“Justice delayed is justice denied” is a refrain that U.S Senator Bob Casey (D- PA) has been repeating as he fights to get black lung benefits into the hands of coal miners in a more timely manner.

After working for several months to break up the backlog in black lung benefits claims, Casey announced plans Thursday to introduce legislation aiming to reduce fraud in miners’ cases.

According to Casey, the case backlog is in the thousands now and grows by substantial numbers each year.

With an eye on examining both the negative influences and positive capabilities of today’s media and technology on health, the University of Pittsburgh has created the Center for Research on Media, Technology, and Health (CRMTH).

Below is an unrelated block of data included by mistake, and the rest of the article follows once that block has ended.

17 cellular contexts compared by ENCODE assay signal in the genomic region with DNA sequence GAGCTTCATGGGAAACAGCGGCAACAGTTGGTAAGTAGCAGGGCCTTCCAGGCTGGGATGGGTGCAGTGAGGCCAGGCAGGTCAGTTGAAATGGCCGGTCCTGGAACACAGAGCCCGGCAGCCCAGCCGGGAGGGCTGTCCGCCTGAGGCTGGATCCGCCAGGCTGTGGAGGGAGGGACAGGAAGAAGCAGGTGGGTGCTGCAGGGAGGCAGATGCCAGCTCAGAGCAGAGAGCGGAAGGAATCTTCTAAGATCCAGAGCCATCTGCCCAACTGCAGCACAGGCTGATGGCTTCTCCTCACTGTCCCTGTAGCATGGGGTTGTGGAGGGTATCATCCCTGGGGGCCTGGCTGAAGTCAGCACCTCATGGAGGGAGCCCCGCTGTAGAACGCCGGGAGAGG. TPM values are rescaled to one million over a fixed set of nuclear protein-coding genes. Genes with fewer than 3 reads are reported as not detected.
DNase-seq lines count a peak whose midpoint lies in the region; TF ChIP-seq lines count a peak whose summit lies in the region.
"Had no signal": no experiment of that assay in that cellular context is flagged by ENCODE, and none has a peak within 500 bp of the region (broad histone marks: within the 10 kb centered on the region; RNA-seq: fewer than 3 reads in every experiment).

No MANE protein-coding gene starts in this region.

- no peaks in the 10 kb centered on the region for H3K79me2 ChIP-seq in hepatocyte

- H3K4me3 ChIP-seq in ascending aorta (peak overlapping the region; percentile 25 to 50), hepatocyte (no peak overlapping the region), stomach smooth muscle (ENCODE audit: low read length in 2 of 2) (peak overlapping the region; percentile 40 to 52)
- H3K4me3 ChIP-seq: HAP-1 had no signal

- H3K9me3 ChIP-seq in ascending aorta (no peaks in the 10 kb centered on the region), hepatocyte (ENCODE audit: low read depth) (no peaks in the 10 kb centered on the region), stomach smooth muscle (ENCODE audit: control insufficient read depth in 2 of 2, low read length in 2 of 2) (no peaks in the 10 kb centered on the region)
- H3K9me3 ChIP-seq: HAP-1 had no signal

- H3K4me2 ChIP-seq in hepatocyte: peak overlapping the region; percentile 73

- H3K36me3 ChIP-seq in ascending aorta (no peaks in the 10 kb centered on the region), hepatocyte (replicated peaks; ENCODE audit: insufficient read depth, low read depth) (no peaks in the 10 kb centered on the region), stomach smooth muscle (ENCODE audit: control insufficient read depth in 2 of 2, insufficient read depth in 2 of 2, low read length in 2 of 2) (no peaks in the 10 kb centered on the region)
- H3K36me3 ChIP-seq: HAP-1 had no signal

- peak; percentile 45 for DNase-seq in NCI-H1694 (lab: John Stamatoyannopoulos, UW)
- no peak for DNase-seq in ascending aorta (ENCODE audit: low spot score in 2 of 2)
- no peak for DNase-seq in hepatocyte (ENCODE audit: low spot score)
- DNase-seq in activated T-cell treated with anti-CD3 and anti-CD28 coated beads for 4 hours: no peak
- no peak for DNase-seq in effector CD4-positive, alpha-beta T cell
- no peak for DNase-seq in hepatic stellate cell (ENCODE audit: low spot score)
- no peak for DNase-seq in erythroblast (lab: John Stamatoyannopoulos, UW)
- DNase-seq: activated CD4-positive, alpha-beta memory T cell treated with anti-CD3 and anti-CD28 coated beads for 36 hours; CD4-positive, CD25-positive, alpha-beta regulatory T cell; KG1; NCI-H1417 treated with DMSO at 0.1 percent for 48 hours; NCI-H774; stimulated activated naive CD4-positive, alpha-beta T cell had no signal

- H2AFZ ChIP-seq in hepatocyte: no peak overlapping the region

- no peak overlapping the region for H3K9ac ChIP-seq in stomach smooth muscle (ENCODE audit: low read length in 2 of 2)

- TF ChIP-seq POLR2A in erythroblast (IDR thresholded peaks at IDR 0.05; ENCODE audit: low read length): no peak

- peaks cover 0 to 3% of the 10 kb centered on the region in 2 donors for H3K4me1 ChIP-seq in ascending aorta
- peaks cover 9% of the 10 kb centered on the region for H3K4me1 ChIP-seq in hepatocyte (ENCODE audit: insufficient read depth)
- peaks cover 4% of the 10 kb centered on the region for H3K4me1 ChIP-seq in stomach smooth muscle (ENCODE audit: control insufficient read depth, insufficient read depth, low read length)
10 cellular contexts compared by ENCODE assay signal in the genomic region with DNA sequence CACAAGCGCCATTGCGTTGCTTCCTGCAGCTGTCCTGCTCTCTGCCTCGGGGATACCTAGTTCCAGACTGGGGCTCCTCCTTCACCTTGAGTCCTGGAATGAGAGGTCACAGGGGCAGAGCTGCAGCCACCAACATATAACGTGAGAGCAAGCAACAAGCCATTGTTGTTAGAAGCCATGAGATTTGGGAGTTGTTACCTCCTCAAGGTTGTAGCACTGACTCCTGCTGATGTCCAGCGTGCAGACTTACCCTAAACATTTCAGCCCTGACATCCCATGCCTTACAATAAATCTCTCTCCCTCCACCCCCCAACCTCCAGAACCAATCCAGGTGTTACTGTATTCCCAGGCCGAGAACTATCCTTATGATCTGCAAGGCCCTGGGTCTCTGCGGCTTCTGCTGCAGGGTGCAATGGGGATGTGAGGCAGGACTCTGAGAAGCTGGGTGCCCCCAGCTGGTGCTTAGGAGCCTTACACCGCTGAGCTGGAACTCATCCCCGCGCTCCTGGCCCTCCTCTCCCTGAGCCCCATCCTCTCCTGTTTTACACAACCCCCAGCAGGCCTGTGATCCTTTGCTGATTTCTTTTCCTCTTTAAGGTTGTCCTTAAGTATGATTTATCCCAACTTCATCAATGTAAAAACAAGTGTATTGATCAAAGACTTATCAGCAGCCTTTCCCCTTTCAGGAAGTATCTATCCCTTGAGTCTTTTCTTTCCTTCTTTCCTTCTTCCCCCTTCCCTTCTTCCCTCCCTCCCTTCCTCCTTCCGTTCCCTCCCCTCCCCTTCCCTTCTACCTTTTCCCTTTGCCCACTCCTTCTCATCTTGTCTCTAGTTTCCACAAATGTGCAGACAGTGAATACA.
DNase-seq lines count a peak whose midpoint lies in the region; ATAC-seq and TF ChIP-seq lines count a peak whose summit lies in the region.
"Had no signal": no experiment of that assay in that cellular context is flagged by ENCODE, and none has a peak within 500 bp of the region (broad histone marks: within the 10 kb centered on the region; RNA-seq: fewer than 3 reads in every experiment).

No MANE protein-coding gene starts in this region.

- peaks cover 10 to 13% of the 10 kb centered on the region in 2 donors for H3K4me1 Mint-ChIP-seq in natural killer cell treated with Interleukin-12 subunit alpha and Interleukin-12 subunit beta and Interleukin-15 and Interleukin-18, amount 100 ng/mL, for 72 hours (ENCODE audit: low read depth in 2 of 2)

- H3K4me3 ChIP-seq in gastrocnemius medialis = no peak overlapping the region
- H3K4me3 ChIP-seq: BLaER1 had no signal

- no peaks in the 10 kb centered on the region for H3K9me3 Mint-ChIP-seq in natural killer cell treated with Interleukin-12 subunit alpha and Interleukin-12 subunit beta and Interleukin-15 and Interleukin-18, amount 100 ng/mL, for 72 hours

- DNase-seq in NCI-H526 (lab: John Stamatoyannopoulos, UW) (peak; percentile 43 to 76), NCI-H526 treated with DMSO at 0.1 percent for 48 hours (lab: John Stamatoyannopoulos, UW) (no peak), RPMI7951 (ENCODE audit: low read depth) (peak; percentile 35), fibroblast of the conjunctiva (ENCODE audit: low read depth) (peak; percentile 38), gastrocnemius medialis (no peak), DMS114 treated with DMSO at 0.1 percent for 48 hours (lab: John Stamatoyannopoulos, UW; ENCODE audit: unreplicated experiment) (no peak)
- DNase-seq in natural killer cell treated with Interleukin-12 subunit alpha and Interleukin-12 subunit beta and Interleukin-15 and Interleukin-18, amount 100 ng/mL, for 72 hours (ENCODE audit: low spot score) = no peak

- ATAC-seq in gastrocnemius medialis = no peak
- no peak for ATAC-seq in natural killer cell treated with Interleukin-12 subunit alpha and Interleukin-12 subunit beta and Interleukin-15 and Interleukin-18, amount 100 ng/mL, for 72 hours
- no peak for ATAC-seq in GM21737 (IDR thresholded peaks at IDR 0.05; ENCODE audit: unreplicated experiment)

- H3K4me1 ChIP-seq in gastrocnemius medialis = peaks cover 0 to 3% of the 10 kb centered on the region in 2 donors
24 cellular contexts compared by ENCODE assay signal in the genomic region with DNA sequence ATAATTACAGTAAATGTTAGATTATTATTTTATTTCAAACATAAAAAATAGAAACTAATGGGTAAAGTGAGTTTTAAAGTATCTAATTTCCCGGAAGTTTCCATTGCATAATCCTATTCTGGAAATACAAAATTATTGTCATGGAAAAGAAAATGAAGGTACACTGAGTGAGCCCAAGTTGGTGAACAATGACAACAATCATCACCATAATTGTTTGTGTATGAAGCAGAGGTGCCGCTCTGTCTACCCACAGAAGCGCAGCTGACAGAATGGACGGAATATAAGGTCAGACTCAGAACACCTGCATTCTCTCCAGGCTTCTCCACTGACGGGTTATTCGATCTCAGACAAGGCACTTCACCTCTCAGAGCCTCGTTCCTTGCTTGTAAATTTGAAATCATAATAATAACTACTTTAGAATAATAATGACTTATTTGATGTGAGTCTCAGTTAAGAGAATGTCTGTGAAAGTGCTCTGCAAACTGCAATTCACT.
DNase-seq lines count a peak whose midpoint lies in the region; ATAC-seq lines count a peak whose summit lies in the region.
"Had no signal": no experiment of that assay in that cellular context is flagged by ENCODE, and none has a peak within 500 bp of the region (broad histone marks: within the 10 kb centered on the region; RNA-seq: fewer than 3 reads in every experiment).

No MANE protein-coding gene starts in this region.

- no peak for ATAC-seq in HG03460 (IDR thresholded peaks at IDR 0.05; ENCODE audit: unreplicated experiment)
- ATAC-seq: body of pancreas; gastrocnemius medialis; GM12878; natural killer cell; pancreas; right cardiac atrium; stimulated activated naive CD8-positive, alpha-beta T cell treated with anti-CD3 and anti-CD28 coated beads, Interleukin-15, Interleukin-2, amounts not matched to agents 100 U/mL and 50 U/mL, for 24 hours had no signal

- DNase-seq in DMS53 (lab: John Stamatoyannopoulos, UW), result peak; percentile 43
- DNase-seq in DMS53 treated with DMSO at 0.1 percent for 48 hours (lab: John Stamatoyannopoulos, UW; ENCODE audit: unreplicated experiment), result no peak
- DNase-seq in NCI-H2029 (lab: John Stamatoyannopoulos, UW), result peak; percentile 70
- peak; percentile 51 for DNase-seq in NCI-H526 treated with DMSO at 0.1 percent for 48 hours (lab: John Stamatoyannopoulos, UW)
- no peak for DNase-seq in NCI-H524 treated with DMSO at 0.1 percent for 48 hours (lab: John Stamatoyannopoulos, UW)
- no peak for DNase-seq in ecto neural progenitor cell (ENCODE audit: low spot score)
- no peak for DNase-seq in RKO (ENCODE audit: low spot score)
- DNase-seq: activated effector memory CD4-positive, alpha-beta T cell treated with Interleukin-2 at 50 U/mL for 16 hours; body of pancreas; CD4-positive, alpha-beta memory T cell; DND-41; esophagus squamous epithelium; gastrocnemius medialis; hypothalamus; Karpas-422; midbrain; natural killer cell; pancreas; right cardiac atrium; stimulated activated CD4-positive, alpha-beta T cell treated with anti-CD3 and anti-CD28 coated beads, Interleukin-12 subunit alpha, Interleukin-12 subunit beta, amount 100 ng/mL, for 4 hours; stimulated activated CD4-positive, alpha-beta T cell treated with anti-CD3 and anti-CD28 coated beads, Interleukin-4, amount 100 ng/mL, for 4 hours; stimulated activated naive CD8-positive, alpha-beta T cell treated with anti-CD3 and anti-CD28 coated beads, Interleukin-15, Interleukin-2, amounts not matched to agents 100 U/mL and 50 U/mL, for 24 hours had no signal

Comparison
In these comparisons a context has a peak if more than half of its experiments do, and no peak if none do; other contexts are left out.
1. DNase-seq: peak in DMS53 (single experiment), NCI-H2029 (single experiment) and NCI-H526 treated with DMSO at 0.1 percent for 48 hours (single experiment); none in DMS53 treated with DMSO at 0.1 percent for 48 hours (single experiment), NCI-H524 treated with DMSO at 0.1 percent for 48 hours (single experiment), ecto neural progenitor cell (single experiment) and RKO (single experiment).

Director Dr. Brian Primack said although every generation tends to think its innovations will have dire negative effects, there are reasons to think today’s larger-than-life media portrayals do  have a significant impact on sleep and cognition.

New helmets, devices and regulations are coming out increasingly as people learn more about the severity of concussions, and as part of the trend UPMC and the University of Pittsburgh have been working together to study the effectiveness of a new concussion screening tool. 

West Penn Hospital Offers Free Lung Cancer Screening

Sep 15, 2014

With the hopes of catching lung cancer in its earlier, more curable stages, West Penn Hospital, is offering a free screening program for those at risk.